Celebrating Black History Month – Shanique’s story
To celebrate Black History Month, specialist occupational therapist Shanique Simpson shared her story.
Hello, my name is Shanique. I work within the Kirklees adult learning disability team as a specialist occupational therapist (OT). Through my work, as an OT, I support people with learning disabilities to live a meaningful and fulfilled life by promoting their health and wellbeing through occupation and engagement.
During Black History month, I am proud to talk about my heritage and the wonderful country of Jamaica where me and my family are from.
I was born in St. Elizabeth in Jamaica in the late 1980s. When I was tiny, my dad travelled from Jamaica to Canada to find farming work. Later, he moved to Huddersfield and found work in a factory. He preferred life in Huddersfield, so sent for me and my mum to join him, when I was 3 years old.
Me and my parents lived in a flat together in Huddersfield, whilst my older brother and sister stayed with my grandma in Jamaica. I remember I found it a bit weird when my siblings came to live with us in Huddersfield, a couple of years later. It was just the three of us and suddenly, we were a family of five, living under one roof. My sister is four years older than me, and my brother is 10 years older. I adapted to them being in the UK and mostly loved them being around.
Life was so busy for my parents. When my mum first moved to the UK, she had lots of different cleaning jobs. She would drop me at my godmother’s house whilst she went to work. My dad was working nights, so they covered the childcare between them and did not see much of each other. In the afternoon, she would pick me up from school and drop me off her to dad whilst she went to do another job. This pattern continued for a while, until she went into a care role. She opted to do night shifts, so that she could drop me off and pick me up from school and make my tea They cared for us well and are great parents.
My earliest memories are of life are in the UK. I first returned to Jamaica when I was 11 years old. I had developed good relationships with my Jamaican relatives over the phone and we often looked at pictures of them. To meet them in person was simply amazing! We stayed with the family for 3 weeks. I even got to go to school with one of my cousins for the day – I loved it!
After that trip, I was determined that I wanted to go back again. When I got into my teens, my mum let me and my sister go back for 8 weeks, each summer holiday. It was fantastic to reconnect with my family and get to know my cousins who are a similar age to me. We stayed in my dad’s house in St. Elizabeth. My auntie had a house on the same bit of land. She also had a shop which I worked in. I loved the responsibility and quickly adapted to the local currency of Jamaican dollars.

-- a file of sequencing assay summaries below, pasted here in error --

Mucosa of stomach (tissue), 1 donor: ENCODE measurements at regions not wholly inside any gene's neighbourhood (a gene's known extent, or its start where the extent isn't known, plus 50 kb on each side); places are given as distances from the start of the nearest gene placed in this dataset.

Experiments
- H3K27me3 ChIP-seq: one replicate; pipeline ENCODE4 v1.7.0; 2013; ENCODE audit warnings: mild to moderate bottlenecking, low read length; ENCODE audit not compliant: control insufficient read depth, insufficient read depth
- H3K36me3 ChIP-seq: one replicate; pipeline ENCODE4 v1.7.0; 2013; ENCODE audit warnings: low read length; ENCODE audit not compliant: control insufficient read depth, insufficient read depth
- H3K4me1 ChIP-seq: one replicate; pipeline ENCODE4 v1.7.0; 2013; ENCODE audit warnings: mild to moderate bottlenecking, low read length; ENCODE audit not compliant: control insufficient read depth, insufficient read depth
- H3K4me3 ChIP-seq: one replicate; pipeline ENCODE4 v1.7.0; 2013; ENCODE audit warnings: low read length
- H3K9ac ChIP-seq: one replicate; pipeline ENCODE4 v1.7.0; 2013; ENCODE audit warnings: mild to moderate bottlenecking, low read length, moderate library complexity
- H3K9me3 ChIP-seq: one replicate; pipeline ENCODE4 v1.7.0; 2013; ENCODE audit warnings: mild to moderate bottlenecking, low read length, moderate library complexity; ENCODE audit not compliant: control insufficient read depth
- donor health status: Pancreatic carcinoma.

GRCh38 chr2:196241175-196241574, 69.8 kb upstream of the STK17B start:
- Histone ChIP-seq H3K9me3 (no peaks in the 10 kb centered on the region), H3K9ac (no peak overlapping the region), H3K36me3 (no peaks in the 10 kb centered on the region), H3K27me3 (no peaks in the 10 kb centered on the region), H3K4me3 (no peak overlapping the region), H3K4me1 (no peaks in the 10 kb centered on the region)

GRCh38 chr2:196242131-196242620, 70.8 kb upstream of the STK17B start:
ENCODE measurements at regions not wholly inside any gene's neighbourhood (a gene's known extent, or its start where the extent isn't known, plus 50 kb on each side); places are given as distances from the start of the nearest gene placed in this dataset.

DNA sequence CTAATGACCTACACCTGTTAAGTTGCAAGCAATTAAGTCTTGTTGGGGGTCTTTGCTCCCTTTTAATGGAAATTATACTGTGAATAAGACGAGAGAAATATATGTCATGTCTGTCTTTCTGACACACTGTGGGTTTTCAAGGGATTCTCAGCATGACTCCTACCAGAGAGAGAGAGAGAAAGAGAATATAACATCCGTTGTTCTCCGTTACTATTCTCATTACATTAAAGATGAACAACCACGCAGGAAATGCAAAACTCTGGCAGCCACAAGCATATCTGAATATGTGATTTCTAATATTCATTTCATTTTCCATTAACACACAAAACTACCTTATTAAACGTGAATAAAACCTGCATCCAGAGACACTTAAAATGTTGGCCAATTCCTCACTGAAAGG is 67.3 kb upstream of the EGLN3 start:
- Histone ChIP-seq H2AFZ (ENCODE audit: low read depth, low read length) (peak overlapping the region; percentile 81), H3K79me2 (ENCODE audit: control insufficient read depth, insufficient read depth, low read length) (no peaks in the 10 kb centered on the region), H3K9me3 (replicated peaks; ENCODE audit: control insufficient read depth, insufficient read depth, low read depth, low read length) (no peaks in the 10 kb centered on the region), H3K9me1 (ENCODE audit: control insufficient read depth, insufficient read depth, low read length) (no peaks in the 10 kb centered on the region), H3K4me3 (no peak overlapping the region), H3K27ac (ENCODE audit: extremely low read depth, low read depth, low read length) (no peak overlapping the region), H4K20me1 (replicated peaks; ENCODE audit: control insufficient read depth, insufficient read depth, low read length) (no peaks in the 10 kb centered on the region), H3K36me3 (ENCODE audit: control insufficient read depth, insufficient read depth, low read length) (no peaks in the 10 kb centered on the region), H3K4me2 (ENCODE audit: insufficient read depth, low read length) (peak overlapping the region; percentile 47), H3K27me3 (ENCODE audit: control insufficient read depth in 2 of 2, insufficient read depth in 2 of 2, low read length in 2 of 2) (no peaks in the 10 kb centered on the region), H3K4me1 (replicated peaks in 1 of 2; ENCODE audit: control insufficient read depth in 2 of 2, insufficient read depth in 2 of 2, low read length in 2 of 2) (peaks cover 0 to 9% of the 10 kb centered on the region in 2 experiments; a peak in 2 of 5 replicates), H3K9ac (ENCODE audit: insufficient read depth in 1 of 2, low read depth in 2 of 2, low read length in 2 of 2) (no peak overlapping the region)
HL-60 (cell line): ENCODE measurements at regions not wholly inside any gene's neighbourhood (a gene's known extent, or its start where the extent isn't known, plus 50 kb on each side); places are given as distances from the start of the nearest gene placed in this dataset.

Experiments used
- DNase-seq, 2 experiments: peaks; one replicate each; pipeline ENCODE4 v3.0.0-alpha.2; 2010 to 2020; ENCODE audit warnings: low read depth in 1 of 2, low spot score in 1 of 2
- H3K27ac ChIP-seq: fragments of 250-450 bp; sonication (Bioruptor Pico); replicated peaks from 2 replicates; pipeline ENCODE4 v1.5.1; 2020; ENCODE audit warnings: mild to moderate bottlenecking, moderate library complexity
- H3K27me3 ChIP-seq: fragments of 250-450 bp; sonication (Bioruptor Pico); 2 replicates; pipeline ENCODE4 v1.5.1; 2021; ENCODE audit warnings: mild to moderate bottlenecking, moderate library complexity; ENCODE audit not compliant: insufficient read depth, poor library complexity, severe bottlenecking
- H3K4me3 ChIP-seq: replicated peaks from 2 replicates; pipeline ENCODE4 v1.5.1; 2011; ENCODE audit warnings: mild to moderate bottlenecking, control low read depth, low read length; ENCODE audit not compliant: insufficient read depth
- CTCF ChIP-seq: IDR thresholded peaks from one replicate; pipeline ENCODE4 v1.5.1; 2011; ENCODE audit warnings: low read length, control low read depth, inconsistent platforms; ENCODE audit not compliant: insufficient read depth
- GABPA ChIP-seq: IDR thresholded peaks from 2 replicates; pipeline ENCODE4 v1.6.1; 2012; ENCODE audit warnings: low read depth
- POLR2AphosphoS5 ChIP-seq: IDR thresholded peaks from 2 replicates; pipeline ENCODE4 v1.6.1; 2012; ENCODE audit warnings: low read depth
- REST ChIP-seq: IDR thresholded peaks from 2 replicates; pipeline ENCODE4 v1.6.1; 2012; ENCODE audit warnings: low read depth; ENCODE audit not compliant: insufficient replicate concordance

I found it interesting to see the level of independence the children have in Jamaica. Young children, as young as 3 years old, walked quite a distance to come into the shop. They arrived with a shopping list and money and handed it to me. I got their items for them, gave them their change and sent them off back to their home. People knew that other people in the community would look out for them and I enjoyed the community atmosphere of everyone looking out for each other. I had a sense of belonging.
I found the authentic Jamaican food so tasty. I loved the beef patties the most. I had one every day. Fresh fruit and vegetables are more accessible due to the rich red dirt in St Elizabeth, which provides over 80 per cent of Jamaican domestic produce. We enjoyed pears and mangoes from our own fruit trees. My uncle is a farmer and grew vegetables which we picked and cooked for dinner.
Me and my sister went with my older cousin to teen pop concerts on the island. We went to Reggae Sun Fest, four years in a row, and Teen Splash too. I can still remember the music and dancing with everyone around us – the atmosphere was incredible. We learnt the famous dance moves out at the time such as signal di plane and parachute.